Drummond soon discovers the safe house where Gaunt had been being held and where the man had left clue about the poison and the antidote. But the raiding party gets trapped in the cellar of the house until one of Inspector McIver’s men believes that it is his superior on the other side of the door.

Our heroes eventually find their way to the Black Mine where Peterson has been manufacturing the poison, and where it traps them for a time until Gaunt himself, already one isotope short of a chemical element, saves them, and they go after Wilmot’s dirigible.

That is the location for a very exclusive party for which Drummond already has tickets (which confirms in his mind that Wilmot is Peterson, who is trying to kill his nemesis once and for all). When the boys get on board the vessel, the rank smell of flowers later subconsciously alerts Drummond to the plot. When Wilmot asks him to give the loyal toast, he realises the poison is in the supposedly exclusive Chinese liqueur that Wilmot has had served to his guests. The poison has a particularly pungent smell which is being masked by the scent of the flowers.

Drummond shouts a warning to the guests, and then forces the poison on Peterson, who gets it spilt on his wrist. The antidote only gives him some protection before the toxin kills him.

The final volume of the Carl Peterson quartet ends with his girlfriend, Irma, appearing at Drummond’s side as he surveys the wreckage of the dirigible and claiming, as Peterson claimed at the end of the previous volumes, that this is not the end, although according to the narrator, Drummond never sees her again.

Unlike the other books in the series, this is told in the first person from the perspective of John Stockton, a friend of Robin Gaunt’s who gets caught up in the affair and becomes part of Drummond’s circle. Like other books in the series, it tends to be waffly. There are long chapters devoted to Robin Gaunt’s story whereas the conclusion to the novel is comparatively abrupt. The encounter with Peterson on board the airship and his demise is, perhaps thankfully, not recounted at unnecessary length, but it does seem to be a little anticlimactic after four novels. Somehow, of course, he had to be hoisted by his own petard and the circumstances prior to his death (i.e., a formal dinner) didn’t lend themselves to, say, a prolonged chase.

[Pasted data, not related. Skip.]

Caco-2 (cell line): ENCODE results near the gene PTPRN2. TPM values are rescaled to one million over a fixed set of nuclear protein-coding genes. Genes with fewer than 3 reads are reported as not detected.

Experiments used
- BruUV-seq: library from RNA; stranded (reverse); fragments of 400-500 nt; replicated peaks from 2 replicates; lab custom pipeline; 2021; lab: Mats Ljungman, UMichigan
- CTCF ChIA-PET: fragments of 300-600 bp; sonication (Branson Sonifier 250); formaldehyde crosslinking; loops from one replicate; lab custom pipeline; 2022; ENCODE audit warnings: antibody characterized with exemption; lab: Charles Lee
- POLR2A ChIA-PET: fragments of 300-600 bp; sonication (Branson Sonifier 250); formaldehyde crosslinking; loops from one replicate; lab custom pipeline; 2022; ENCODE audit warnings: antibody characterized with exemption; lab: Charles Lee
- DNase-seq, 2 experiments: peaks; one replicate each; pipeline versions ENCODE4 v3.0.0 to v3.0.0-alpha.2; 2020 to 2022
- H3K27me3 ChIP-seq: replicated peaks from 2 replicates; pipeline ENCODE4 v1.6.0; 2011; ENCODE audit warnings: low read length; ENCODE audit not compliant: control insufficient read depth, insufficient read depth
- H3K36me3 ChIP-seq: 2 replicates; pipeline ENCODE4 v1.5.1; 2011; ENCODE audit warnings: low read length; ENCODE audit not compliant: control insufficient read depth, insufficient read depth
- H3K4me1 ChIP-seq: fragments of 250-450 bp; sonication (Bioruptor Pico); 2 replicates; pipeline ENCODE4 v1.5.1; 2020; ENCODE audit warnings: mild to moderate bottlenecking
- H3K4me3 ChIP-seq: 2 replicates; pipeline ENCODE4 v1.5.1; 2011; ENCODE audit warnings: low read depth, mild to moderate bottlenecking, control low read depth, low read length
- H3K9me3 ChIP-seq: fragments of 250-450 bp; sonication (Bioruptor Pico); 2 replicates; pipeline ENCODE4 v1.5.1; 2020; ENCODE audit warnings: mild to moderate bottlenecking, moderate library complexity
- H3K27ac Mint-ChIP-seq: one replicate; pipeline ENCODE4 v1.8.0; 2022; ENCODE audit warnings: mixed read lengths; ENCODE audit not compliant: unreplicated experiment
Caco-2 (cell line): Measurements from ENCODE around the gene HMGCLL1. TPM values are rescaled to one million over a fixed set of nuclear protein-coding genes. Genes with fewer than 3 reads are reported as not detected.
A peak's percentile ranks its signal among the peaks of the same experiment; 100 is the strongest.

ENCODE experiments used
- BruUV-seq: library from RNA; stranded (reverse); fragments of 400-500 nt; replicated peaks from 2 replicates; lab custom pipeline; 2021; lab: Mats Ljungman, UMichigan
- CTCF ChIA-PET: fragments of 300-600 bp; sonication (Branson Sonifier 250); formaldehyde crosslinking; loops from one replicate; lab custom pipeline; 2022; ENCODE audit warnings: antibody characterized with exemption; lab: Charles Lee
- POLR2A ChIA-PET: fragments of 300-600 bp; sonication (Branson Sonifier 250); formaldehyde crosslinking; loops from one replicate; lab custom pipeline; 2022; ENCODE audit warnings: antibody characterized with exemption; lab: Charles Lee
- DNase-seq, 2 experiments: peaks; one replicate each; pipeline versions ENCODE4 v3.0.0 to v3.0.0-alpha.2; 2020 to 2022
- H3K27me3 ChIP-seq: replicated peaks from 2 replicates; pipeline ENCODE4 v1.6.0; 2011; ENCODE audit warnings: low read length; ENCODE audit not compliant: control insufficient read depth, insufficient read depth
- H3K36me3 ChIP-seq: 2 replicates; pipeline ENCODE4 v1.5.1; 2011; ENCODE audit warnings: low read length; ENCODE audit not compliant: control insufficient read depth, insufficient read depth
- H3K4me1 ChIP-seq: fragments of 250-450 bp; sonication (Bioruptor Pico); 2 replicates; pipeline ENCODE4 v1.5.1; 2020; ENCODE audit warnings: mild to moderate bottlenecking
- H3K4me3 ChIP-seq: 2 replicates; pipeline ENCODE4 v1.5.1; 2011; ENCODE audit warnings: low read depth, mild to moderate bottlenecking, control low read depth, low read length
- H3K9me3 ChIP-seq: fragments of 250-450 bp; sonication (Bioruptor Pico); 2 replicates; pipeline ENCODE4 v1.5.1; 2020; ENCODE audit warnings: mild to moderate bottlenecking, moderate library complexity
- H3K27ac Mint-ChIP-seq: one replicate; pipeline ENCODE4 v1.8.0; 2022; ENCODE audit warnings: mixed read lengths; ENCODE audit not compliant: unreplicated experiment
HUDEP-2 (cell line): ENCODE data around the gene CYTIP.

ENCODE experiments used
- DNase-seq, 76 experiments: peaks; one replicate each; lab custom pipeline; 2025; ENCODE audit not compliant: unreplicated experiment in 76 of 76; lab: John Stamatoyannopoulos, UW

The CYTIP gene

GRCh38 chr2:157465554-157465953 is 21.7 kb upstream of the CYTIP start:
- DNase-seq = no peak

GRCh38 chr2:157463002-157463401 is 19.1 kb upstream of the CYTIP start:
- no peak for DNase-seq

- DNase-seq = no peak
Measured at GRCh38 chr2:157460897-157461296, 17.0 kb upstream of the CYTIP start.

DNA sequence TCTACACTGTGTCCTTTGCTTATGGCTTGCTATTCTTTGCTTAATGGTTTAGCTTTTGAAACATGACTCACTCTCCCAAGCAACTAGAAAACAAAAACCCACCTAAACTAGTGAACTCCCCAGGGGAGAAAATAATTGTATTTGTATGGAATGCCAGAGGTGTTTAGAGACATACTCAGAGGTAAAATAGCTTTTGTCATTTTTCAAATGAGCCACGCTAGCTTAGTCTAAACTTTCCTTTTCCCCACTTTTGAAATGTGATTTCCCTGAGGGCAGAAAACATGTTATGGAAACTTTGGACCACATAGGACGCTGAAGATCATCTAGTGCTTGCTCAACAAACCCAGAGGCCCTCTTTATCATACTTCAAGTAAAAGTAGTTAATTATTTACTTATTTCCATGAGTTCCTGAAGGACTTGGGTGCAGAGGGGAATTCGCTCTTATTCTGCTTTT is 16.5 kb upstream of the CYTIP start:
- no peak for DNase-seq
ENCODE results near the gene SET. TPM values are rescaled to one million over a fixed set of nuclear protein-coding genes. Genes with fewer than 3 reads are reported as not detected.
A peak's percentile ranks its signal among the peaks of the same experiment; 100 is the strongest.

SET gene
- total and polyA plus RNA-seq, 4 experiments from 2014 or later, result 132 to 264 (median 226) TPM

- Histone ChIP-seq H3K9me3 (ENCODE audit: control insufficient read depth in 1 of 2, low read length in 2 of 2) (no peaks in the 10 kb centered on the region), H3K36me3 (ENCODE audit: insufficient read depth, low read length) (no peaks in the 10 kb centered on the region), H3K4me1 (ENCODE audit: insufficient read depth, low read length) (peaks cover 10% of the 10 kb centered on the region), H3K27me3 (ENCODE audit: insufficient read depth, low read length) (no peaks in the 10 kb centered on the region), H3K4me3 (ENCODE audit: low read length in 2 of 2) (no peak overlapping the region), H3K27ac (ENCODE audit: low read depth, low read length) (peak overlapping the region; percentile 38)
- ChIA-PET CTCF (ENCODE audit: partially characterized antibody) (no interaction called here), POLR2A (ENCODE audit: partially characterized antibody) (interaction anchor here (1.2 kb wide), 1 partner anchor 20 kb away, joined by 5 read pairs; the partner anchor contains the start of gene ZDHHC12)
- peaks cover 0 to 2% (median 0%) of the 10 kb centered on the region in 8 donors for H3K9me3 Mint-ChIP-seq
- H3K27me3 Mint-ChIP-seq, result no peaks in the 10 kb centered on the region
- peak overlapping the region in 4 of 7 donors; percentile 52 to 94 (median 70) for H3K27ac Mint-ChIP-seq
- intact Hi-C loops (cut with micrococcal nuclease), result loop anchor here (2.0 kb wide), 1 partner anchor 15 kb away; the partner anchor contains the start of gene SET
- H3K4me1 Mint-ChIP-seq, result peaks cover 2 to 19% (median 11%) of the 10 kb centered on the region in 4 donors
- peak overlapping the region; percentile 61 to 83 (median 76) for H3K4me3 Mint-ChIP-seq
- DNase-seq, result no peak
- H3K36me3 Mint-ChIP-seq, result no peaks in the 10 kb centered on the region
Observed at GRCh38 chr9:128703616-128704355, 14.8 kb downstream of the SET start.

And so ends the career of the notorious supervillain, Carl Peterson.

The Third Round

By H.C. “Sapper” O’Neille.

When Professor Goodman reveals that he can create flawless diamonds for a fiver a go, Sir Raymond Blan­tyre of the Metropolitan Diamond Syndicate seeks out the Comte de Guy (aka Carl Peterson) to make sure that only the syndicate’s diamonds are forever.

Peterson sees an opportunity to enrich himself, and devises a plan to fake the professor’s death so that the man can share his secret with him. Unfortunately, without his notes, which have fallen into Hugh Drum­mond’s possession, Goodman hasn’t the faintest clue how to get the process to work.

Peterson soon has Drummond and the notes in his clutches, and persuades the professor to show him how it’s all done. Drummond feigns concussion, which in his world is like short-term brain damage, but is spared because Peterson wants him sane and sound before he kills him once and for all.

Drummond and Goodman are transferred to Peterson’s yacht, the Gadfly. The villain is going to throw his captives overboard and blow up the yacht with all hands, but, as luck would have it, Drummond manages to get a message to Toby Sinclair while Bulldog creates panic on the vessel by pretending he thinks Goodman is Peterson in disguise. This enables them to escape, and Peterson destroys the yacht soon afterwards.

Drummond reasons that his arch-enemy has headed back to Switzerland, where he confronts him and manages to force him to destroy the only remains notes which detail the professor’s formula. He then offers Peterson a sporting chance, a fight on a glacier, man-to-man. It seems that it isn’t the villain’s day because Irma appears to have abandoned him utterly.

Off to the glacier they go where the tricky Peterson deceives his nemesis by catching him off guard and scarpering.

Drummond suddenly realises that he’s been had because Irma was only pretending to abandon Peterson when, in fact, she was hinting where they should meet on the French side of the border.